During the recent Gaza conflict and in its aftermath, it has been open season on Israel across the globe. From a synagogue in Caracas to a Jewish member of my local community in London being set upon by anti-Semitic thugs, there has been a wave of anti-Jewish sentiment that goes beyond criticism of Israel’s military incursions. From the journalist Richard “I don’t read letters from people with Jewish-sounding names” Ingrams to Robert “Israel’s fifty years of shame” Fisk to Bruce “Israel, the serpent in the garden of Eden” Anderson, the Zionist enterprise has been the focus of considerable venom of late. In recent days Ingrams has predicted the demise of the Jewish state and Anderson has prognosticated in similar vein with the obligatory “ethnic cleansing” accusation against those pesky Jews occupying Arab lands.
Caryl Churchill’s Seven Jewish Children is described by the Royal Court Theatre as a “play for Gaza” and a “history of Israel.” The playwright herself, a patron of the Palestine Solidarity Campaign, has told the world, “Israel has done lots of terrible things in the past, but what happened in Gaza seemed particularly extreme.”
My esteemed colleague John Nathan in the Jewish Chronicle says this: “For the first time in my career as a critic, I am moved to say about a work at a major production house that this is an anti-Semitic play.” He is right, and here is my analysis:
This ten-minute piece features a dining room set inhabited by a nine-member Jewish family agonizing over the pros and cons of Zionism. Churchill uses “tell her” as the mechanism by which the evil of the Israeli experiment is revealed to the audience. Never once, of course, do we meet the family of an Arab sniper, suicide bomber, Hezbollah Katyusha rocket-launcher, Hamas missile-maker, or car-bomber whose mother, wives, sisters, and daughters might also have some thoughts about the deeds of their menfolk.
Donald Rumsfeld once referred to Israel as “trying to survive in a dangerous neighborhood — a tiny country you can see in its entirety from the top floor of your hotel in Tel Aviv.” What I found unnerving about this very short polemic was Churchill’s use of the accusations hurled most frequently at Jews around the world as Israel becomes an increasingly militaristic power in the region:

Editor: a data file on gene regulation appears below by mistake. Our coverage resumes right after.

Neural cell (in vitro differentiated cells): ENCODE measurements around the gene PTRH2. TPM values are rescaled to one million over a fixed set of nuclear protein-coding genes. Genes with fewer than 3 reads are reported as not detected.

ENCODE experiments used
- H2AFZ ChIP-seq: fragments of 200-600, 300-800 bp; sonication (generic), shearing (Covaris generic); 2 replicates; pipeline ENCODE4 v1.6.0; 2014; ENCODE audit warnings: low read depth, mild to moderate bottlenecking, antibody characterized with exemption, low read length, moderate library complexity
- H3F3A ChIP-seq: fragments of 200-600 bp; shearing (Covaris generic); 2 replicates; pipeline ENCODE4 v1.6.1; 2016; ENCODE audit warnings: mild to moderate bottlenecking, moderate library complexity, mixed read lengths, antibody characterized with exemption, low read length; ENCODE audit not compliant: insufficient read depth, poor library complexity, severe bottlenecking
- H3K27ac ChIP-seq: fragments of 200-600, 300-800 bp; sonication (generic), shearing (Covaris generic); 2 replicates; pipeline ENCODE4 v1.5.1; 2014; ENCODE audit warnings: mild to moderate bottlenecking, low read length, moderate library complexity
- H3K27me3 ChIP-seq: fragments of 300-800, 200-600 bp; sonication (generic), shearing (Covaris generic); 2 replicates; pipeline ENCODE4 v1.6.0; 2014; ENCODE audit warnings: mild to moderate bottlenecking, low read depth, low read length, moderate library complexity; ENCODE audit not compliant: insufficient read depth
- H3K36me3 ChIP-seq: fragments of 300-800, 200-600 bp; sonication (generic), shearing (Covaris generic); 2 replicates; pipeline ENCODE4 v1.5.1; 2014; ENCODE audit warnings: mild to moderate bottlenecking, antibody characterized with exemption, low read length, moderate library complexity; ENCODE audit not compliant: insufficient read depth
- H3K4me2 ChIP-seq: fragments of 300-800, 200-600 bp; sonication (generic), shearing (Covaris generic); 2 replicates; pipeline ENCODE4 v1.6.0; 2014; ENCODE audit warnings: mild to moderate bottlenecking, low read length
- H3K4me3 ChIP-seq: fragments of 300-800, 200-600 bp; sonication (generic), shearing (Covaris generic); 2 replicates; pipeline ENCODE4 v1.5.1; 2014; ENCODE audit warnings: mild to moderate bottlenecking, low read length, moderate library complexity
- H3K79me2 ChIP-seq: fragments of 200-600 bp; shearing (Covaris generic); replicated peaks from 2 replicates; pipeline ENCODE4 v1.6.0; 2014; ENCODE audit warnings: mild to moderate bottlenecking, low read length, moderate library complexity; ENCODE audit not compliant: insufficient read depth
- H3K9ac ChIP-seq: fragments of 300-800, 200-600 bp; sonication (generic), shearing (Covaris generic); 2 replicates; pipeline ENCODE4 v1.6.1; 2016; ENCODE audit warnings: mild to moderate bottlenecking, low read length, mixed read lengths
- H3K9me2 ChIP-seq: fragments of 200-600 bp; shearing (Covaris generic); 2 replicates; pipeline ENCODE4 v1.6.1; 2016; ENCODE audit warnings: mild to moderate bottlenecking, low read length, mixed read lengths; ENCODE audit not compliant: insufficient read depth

1. The land of Israel was stolen from under the feet of the Arabs and “she [the girl in Churchill's play] doesn’t belong here” because “everyone was driven out.”
Sure, the War of Independence caused upheaval in the region, but one may refer to the narratives of Benny Morris to appreciate that Arab leaders were frightening the local population to take flight because they were told the rapacious Jews would murder them and violate their women. In reality the concept of a Jewish homeland had been simmering for over a century and came to a head with the Dreyfus trial and Emile Zola’s J’Accuse screed.
2. Every Israeli is living in a house that is actually the rightful property of a Palestinian.
This may be true in some neighborhoods but would anyone like to give me back the homes of the long list of relatives whose homes were taken away from them in centuries of Jewish history?
3. Israelis routinely kill babies and children but feel nothing, only “I’m glad it isn’t my child!”
Caryl Churchill obviously does not engage with the Jewish narrative. Anyone born after 1948 knows that Golda Meir said, “Peace will come when the Arabs start to love their children more than they hate us.”
4. Israelis regard Bedouin and other local residents as second-class citizens.
Every nation has racists in its borders, but if the Jews of Israel had been as ruthless and hateful as anti-Zionists like to portray them, would the one million-plus Muslims, Druse, and Beduin not have been driven out or massacred, Rwanda-style, long, long ago?
5. If the average Israeli knew how many Arabs had been killed in the nation’s history they would leave or not have emigrated there in the first place.
This ignores the fact that thousands of Israeli Jews, known as Sabras, have been there for centuries, for example in Piki’in, where the synagogue dates to the time of Jesus.
6. Jews in Israel expropriate Arab water to use for swimming pools.
Again, this is an accusation hurled at Israel by those who wish to demonize every permutation of its social fiber. Palestinians have their own swimming pools. It is not Israel’s practice to help itself to “Palestinian water.”
Dr. Alex Safian, an authority on this topic, says, “Israel obtains roughly 50 percent of its water from the Sea of Galilee and the Coastal Aquifer, both of which are entirely within Israel’s pre-1967 borders. Another 30 percent comes from the Western and Northeastern Aquifers of the Mountain Aquifer system.”